No, the United States Environmental Protection Agency (EPA) completely advises against this, as it can irritate mucous membranes.
This could be a good option in terms of how quickly it works. However, it's important to bear in mind that in order to effectively eliminate pathogens, you would need a wavelength of between 200-280 nanometres (specifically around the 265nm mark), which burns the skin and eyes. For this reason, no persons should be present during the disinfection process.
Not only that, but we still don't know the full effect that UV rays can have on exposed surfaces.
Lastly, UV rays only work on the direct surface that they are being shined on, which means that all surfaces would need to be cleaned prior to use. This could cause the risk of a bad reaction with any products that were used to carry out the preliminary cleaning process.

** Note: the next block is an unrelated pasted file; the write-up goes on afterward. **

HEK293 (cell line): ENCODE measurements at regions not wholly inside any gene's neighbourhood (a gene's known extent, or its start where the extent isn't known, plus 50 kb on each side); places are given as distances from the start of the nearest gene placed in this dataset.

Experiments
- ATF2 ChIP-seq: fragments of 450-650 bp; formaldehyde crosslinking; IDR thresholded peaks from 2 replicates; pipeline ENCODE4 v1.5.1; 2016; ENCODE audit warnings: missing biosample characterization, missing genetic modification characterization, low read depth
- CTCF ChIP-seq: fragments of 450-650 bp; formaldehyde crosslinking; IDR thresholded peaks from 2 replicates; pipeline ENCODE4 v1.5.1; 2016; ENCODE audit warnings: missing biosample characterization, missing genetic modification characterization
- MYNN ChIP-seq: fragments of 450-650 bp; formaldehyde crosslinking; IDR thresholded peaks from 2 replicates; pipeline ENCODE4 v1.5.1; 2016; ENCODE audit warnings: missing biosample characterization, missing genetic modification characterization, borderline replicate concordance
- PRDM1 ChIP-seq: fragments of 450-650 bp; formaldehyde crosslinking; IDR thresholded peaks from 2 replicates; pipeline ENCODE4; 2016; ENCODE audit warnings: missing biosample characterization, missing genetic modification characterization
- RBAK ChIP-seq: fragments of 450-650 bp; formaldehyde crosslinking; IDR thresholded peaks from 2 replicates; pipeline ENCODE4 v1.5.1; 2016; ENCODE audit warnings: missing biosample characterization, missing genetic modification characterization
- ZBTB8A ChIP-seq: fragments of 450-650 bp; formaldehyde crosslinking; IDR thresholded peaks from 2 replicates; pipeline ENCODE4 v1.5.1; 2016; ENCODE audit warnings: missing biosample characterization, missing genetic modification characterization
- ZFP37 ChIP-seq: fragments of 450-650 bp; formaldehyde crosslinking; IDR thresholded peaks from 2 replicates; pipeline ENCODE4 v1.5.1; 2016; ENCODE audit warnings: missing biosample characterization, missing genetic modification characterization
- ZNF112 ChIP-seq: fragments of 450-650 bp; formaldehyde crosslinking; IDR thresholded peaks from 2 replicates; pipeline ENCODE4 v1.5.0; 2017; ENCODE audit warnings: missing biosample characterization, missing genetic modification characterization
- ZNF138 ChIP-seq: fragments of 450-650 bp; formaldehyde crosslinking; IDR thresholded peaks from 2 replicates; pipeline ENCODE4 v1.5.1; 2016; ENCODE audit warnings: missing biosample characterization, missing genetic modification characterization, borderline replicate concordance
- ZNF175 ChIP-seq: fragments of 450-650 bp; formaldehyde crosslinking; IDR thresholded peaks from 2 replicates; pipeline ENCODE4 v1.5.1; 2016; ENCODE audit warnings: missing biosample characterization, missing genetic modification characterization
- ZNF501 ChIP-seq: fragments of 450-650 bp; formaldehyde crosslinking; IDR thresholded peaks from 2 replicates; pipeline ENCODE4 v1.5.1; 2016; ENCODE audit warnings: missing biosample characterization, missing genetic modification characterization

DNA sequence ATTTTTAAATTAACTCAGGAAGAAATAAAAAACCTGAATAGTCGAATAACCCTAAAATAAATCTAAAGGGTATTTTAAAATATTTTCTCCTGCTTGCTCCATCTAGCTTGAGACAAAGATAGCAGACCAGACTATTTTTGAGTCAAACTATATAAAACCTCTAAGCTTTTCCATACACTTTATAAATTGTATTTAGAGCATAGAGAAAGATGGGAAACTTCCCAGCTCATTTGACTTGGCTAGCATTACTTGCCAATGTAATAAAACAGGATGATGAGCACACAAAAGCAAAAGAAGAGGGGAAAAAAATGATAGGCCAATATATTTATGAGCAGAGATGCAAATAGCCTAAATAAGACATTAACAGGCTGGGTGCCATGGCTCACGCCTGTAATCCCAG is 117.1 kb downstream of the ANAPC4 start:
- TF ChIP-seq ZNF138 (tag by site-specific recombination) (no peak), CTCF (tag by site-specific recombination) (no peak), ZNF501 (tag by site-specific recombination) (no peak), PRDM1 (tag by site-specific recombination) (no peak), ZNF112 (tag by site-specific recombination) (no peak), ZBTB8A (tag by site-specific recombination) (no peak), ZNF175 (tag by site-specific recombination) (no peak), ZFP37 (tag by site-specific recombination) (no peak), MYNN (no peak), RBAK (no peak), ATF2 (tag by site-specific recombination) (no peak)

This equipment is relatively inexpensive and offers both manual and electronic options. However, there are currently no available studies to demonstrate the effects that they could have on the COVID-19 virus, nor the time required to eliminate it. This equipment comes in various different types: